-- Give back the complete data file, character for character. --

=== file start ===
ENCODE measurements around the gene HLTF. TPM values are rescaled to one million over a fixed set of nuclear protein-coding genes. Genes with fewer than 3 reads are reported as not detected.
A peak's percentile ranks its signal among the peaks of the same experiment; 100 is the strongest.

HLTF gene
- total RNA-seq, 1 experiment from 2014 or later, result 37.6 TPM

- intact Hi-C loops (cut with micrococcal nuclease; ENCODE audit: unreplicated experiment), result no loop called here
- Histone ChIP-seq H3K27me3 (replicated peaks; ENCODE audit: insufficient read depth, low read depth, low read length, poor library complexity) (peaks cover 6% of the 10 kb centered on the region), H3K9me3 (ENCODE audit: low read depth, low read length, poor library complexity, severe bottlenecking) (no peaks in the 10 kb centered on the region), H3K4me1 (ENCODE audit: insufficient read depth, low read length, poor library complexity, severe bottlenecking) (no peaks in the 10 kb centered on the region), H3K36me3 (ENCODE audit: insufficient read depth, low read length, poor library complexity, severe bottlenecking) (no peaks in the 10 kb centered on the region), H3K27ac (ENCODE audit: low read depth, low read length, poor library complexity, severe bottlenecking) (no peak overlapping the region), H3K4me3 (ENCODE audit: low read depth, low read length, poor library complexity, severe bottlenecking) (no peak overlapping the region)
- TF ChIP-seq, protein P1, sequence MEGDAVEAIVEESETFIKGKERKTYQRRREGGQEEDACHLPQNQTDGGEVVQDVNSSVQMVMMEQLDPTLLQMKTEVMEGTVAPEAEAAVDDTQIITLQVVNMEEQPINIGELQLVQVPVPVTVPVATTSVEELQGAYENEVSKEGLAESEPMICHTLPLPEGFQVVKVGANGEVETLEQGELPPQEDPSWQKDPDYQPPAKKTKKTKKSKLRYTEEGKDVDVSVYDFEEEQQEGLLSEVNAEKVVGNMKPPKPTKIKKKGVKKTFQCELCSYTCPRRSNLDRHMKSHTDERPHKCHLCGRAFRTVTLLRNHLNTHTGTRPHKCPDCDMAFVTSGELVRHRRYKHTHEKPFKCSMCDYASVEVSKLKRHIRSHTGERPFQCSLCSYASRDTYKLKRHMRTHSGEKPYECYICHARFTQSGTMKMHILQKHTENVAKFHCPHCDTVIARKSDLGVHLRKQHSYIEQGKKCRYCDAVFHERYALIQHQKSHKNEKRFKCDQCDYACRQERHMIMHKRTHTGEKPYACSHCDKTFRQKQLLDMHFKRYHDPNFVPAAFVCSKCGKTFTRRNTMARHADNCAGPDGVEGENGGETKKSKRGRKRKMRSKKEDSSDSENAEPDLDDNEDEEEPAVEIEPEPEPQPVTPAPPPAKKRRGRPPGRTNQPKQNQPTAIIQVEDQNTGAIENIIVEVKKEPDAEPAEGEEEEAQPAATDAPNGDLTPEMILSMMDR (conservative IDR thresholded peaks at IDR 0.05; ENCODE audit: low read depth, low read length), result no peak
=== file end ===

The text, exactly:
ENCODE measurements around the gene HLTF. TPM values are rescaled to one million over a fixed set of nuclear protein-coding genes. Genes with fewer than 3 reads are reported as not detected.
A peak's percentile ranks its signal among the peaks of the same experiment; 100 is the strongest.

HLTF gene
- total RNA-seq, 1 experiment from 2014 or later, result 37.6 TPM

- intact Hi-C loops (cut with micrococcal nuclease; ENCODE audit: unreplicated experiment), result no loop called here
- Histone ChIP-seq H3K27me3 (replicated peaks; ENCODE audit: insufficient read depth, low read depth, low read length, poor library complexity) (peaks cover 6% of the 10 kb centered on the region), H3K9me3 (ENCODE audit: low read depth, low read length, poor library complexity, severe bottlenecking) (no peaks in the 10 kb centered on the region), H3K4me1 (ENCODE audit: insufficient read depth, low read length, poor library complexity, severe bottlenecking) (no peaks in the 10 kb centered on the region), H3K36me3 (ENCODE audit: insufficient read depth, low read length, poor library complexity, severe bottlenecking) (no peaks in the 10 kb centered on the region), H3K27ac (ENCODE audit: low read depth, low read length, poor library complexity, severe bottlenecking) (no peak overlapping the region), H3K4me3 (ENCODE audit: low read depth, low read length, poor library complexity, severe bottlenecking) (no peak overlapping the region)
- TF ChIP-seq, protein P1, sequence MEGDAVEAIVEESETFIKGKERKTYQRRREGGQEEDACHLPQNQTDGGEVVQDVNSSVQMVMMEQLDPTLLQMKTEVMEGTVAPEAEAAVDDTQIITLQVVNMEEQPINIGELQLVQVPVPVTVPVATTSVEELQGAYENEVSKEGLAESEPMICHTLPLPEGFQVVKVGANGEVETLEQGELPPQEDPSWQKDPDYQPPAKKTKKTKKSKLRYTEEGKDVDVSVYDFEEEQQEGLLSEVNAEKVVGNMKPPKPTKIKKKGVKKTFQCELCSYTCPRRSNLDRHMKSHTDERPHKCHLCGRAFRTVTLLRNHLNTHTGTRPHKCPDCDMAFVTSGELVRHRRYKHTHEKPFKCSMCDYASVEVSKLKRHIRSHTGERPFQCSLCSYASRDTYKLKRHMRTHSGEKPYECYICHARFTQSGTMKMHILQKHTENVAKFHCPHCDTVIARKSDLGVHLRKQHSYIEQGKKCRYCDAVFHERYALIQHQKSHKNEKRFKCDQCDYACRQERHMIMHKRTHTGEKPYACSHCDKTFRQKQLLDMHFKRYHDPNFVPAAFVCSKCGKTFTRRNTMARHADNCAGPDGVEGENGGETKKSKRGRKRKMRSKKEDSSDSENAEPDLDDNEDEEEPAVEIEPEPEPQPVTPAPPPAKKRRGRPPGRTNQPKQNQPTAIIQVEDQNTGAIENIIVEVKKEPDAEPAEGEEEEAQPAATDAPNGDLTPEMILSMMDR (conservative IDR thresholded peaks at IDR 0.05; ENCODE audit: low read depth, low read length), result no peak